CLIMPATHIC - Strategy for genomic surveillance of pathogens in wastewater

Last updated on 23-5-2024 by Laura Van Poelvoorde
Project duration:
January 1, 2024
December 31, 2025

In short

Climate change impacts the spread of pathogens that pose a threat to public health. This project aims to develop tools for genomic surveillance of these pathogens in wastewater. By prioritising key pathogens and using advanced detection methods, preparedness for emerging diseases in the context of climate change will be enhanced. The goal is to improve the surveillance capacity, enabling quicker and more effective diagnostic responses to safeguard public health.

Project description

This project aims to address the critical intersection of climate change and pathogen surveillance, recognising the significant impact of changing environmental conditions on the spread of diseases. This project focuses on wastewater as a valuable monitoring tool of pathogens. These tools offer a novel approach to address the gap in surveillance systems for (re)emerging pathogens in the context of climate change. 

Therefore, Sciensano, in collaboration with Institut Pasteur Cambodia and Institut Pasteur New Caledonia, proposes to develop genomic surveillance tools with a pilot study focussing on the norovirus and dengue. This project has following objectives:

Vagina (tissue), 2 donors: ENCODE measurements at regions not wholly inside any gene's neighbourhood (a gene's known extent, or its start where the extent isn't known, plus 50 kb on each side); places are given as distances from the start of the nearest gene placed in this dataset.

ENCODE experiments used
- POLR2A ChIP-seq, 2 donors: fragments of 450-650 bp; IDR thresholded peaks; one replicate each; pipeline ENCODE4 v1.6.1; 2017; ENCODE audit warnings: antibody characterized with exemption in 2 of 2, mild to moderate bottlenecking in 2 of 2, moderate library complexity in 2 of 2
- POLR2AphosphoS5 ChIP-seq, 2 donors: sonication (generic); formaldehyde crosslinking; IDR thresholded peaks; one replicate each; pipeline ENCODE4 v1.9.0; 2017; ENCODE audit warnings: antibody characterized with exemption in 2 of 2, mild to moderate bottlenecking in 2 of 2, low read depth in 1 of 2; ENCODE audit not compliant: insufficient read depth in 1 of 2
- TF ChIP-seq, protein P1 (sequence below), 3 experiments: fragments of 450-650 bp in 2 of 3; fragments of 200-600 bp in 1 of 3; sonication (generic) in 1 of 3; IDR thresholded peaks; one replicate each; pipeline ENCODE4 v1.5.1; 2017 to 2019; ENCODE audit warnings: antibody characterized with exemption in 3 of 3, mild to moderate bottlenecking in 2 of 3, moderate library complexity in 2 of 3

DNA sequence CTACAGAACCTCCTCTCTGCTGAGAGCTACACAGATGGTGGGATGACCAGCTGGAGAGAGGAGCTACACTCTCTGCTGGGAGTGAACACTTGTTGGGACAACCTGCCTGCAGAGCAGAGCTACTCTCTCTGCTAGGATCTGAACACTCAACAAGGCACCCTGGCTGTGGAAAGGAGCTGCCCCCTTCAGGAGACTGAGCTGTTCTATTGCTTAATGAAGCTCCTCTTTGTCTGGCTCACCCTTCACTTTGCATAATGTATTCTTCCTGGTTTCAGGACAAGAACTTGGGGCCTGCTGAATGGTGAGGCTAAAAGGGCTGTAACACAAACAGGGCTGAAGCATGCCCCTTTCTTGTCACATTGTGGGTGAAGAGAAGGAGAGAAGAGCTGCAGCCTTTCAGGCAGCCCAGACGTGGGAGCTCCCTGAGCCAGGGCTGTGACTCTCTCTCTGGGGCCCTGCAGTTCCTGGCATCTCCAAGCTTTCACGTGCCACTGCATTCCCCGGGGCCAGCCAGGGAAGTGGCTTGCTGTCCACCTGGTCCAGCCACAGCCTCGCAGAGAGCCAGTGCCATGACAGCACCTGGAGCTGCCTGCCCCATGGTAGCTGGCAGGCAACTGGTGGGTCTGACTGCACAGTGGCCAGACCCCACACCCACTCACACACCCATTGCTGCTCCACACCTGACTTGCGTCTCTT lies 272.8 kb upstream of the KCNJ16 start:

1. Pathogen prioritisation and database construction: We will conduct a comprehensive literature review to identify and prioritise pathogens influenced by climate change. Moreover, we will construct a database using whole genome data from these pathogens 
  2. Development of detection strategies: We will develop and evaluate detection strategies at three levels. First, we focus on (RT-)qPCR and (RT-)ddPCR methods to be able to detect and quantify the viruses in wastewater. Secondly, we develop targeted sequencing approaches which will allow the characterisation of the pathogen until its strain level and gather information on the vaccine escape or virulence genes. Finally, we explore metagenomics approaches to allow the detection of any type of pathogen. 
  3. Application of methods on wastewater samples: We collect wastewater samples from diverse locations and the developed methods will be applied to detect and analyse the norovirus and dengue. 

The results of this project will address the gap in surveillance systems of pathogens linked to climate change by offering tools for early detection, characterisation and monitoring of diseases in the context of changing environmental conditions. 

Service(s) working on this project


Myrielle Dupont-Royzeyro
Thibaut Objois
Erik Karlsson

Associated Health Topics

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